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Remembering Justice Scalia with Reagan’s Closest Advisor
There aren’t many things in this world that would make me get up at 3 am to take an early flight out to Washington, DC, on a cold and rainy day. An invitation to speak before the prestigious Heritage Foundation yesterday was one of those few things.
I was asked to present our experiences and lessons learned in the victory over Senate Bill 344. This was legislation that sought to unnecessarily grant special rights for homosexual behaviors at the expense of religious freedom.
Speaking before their Religious Liberty Forum was somewhat intimidating as I looked around at a room of 50 policy leaders, attorneys and Capitol Hill staffers. Many were experts whose work I had read and followed for years. Gathered at Heritage’s office, which is almost literally in the shadow of the Capitol dome, I saw it as an opportunity to thank them for the work they do which supports state leaders and advocates all across the nation.
I did my best to control my nerves as I spoke and got through my notes. I guess it was OK because I felt a nudge afterwards and approval from Ryan Anderson who leaned over long enough to break away from his constantly vibrating phone to whisper “good job.” Anderson is smart as a whip and one of Heritage’s many overly gifted minds, speakers and most prolific authors.
What I didn’t expect at all, and what set the professional tone of the meeting, was to have it chaired by a giant of a man, former US Attorney General Edwin Meese. The very gracious, humble and soft-spoken leader was Ronald Reagan’s closest advisor and one of his closest friends. Meese and Reagan’s history together spanned nearly four decades. No other advisor had a relationship with the president that lasted longer.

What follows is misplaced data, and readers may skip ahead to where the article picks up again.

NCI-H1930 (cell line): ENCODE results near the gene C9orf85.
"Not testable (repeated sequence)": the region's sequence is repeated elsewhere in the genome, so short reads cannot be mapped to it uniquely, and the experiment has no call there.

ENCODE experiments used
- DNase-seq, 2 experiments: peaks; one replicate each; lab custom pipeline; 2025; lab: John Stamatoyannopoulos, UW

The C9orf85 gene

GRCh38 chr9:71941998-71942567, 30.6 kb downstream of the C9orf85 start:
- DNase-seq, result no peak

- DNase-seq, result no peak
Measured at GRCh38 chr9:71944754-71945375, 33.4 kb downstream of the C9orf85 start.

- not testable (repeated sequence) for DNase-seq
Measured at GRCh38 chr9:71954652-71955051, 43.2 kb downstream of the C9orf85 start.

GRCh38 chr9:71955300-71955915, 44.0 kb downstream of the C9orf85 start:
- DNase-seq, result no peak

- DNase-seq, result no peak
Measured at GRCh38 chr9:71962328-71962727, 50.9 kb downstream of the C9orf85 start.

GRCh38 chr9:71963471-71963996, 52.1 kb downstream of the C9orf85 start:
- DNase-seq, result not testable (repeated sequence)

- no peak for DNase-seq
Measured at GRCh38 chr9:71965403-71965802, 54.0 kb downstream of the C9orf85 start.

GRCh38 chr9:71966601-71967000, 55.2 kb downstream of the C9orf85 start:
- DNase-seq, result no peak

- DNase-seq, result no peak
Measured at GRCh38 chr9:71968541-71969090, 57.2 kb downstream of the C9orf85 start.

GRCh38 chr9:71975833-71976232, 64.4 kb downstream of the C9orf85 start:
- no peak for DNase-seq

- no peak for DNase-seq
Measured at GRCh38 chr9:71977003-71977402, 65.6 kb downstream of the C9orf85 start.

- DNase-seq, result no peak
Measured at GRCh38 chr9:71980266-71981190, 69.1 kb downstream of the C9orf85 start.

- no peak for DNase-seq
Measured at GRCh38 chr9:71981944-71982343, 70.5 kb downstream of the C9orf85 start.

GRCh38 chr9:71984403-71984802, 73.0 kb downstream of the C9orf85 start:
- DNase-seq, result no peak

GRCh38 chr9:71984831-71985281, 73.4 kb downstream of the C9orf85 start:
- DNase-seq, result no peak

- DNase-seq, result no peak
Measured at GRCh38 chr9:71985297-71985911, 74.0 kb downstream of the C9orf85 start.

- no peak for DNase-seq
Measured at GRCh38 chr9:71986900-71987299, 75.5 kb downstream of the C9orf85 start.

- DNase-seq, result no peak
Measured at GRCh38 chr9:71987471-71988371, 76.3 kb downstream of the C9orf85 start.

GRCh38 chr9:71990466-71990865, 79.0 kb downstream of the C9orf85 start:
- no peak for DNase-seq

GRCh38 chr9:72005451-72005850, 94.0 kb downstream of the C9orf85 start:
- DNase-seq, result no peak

Meese opened the meeting with his praise and respect for the late Justice Antonin Scalia. Meese told of how he and the President choose Scalia for the highest court and why. In his view, Scalia will forever be one of the 10 greatest jurists and constitutionalist to have ever served on the Supreme Court.
The former Attorney General also had a funny story about when Mr. and Mrs. Meese went to the Scalias’ home on the night of a controversial ruling on flag burning. I don’t think the AG or President Reagan approved, but they weren’t alone. Mrs. Scalia greeted the Meese’s at the door with, “What do you think of that awful ruling my husband handed down today?” The AG walked into the living room and said, (using a nickname of the Justice that I had not heard before) “So, Nino, your wife doesn’t like your ruling?” to which Justice Scalia responded, “Well, let me put it this way . . . Today, at lunch she began dancing around me at the kitchen table singing ‘It’s a Grand Ol Flag.’’’
I really try not to let meeting any political leader have any lasting effect or impression upon me. This was one of those exceptions with this 84 year-old figure of living history. It was the highlight of my trip to shake hands again with Mr. Meese and talk to him for a few minutes after the meeting.